I hope if you’re reading this you will agree that it has been too long since my last column. So much has happened in the last few months, some of it fantastic, some of it terribly tragic.
It’s difficult because many have written about the heartbreaking circumstances at Le Mans a few weeks ago, and I don’t want to be perceived as belabouring the awful accident that befell top GT driver Allan Simonsen. But I feel strongly that we mustn’t steer away from talking about it over the coming weeks, months or even years. First and foremost I feel this way because it is important that Allan is remembered for what he was: a fantastic driver who was part of the small brotherhood of drivers who are fortunate enough to earn their living from their passion. Few were more passionate about driving sports cars than Allan.
Secondly it is also very important that the motor sport world, and the sports car world in particular, continue to openly discuss what happened and take measures to avoid the same thing happening again. Yes, all of us who earn our living from motor sport accept that it can be dangerous, and occasionally freak accidents will inevitably happen with tragic consequences. However, that doesn’t mean that we should not be constantly striving to minimise how often these accidents occur and putting pressure on the various organising bodies to take action to increase safety at all tracks all around the world. Already moves are afoot to organise a GT and LMP drivers committee to represent drivers’ safety concerns to such organisations as the ACO and FIA, and I very much welcome this as until now this has been something very rarely seen outside of Formula 1.
Finally, I have been incredibly moved by how much the whole sports car fraternity has come together in the wake of what happened. To my mind, Porsche’s advertisement review of Le Mans summed it up best: ‘There were many bright moments, however they were all overshadowed… In memory of Allan Simonsen, Le Mans will never forget him.’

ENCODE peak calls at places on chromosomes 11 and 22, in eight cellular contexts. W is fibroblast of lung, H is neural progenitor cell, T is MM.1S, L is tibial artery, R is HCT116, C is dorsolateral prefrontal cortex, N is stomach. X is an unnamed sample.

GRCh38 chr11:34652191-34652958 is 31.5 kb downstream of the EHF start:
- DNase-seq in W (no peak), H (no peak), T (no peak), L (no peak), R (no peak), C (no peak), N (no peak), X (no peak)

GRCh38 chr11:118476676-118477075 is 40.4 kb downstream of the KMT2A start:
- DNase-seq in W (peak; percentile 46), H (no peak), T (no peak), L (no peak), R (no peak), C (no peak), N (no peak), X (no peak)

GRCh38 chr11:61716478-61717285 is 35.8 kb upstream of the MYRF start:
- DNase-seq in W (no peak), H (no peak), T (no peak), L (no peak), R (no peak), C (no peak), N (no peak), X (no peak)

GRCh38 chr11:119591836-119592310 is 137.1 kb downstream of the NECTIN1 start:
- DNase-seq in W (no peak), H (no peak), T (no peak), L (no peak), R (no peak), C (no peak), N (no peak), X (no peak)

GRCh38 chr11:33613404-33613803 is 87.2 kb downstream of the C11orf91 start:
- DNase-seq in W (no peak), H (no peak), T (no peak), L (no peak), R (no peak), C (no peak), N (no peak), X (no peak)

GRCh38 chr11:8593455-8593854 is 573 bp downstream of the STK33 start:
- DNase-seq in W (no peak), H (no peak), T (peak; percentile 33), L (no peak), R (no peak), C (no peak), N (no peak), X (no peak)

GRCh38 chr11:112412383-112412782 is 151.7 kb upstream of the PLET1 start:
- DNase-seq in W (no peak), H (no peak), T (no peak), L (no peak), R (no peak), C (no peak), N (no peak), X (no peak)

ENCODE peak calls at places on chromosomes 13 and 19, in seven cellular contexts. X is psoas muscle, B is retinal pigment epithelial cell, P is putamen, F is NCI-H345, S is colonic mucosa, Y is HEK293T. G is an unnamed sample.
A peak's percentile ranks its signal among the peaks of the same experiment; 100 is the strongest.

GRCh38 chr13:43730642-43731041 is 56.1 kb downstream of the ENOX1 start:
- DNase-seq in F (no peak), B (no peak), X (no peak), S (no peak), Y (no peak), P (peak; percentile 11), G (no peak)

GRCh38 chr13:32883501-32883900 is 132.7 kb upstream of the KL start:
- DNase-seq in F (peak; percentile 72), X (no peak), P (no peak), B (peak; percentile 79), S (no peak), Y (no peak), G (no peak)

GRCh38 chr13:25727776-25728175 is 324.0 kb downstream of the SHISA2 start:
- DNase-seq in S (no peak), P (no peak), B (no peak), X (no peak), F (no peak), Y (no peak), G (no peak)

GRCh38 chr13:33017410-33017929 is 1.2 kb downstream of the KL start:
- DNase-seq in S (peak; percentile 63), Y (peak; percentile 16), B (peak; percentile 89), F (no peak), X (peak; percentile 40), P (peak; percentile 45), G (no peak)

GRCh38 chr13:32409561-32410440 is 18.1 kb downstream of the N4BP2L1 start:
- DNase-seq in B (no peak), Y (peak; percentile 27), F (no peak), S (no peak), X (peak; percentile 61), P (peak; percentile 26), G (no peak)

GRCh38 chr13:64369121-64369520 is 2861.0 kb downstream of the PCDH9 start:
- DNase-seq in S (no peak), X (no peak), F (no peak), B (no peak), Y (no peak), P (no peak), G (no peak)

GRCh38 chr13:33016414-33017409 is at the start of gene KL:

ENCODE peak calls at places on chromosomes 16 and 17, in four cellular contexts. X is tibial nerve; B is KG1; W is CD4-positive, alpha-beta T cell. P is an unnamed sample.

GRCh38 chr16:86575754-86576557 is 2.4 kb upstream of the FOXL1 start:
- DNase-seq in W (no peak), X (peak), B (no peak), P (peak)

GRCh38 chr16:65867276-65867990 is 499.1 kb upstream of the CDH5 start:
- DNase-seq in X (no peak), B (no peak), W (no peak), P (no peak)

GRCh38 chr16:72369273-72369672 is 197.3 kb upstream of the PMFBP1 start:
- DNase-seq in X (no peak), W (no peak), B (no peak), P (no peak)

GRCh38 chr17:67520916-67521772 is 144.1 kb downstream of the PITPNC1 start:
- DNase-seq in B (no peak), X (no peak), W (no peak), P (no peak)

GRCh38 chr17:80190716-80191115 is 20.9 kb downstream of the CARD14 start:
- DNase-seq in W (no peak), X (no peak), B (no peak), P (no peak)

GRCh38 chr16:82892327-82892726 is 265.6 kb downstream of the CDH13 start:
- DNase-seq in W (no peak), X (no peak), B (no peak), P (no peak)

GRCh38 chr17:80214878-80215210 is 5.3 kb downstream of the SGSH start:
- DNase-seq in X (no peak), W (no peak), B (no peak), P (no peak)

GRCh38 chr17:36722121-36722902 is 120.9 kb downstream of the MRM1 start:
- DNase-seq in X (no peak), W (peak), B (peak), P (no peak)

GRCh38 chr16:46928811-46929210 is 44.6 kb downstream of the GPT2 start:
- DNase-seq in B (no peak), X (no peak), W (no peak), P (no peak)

It almost seems irrelevant now to talk about insignificant things like race results, so I’ll just quickly summarise the season so far.
At RAM Racing we have had a great start to the season, starting with pole position at the opening European Le Mans Series round at Silverstone, taking second and third places in the race. We went one better at the second round at Imola to win the race with my superb team-mate Matt Griffin, and lead the European GT championship driver and team standings.
I was also fortunate to be asked to lead the HVM Status LMP2 entry at Le Mans, but even aside from all of the above it proved a difficult race and I can honestly say I was relieved to drive out of the circuit at the end, especially after my team-mate Tony Burgess escaped a big accident at the Porsche curves with just some bruising and a concussion.
Next up is the next round of the European Le Mans Series at the Red Bull Ring in Austria. I haven’t raced there since 1998 so it basically feels like I’ve never been there, but I’m hoping that the incredible RAM Racing Ferrari team will be able continue their winning ways.
I’ll let you know how it all goes next time.
Thanks for reading.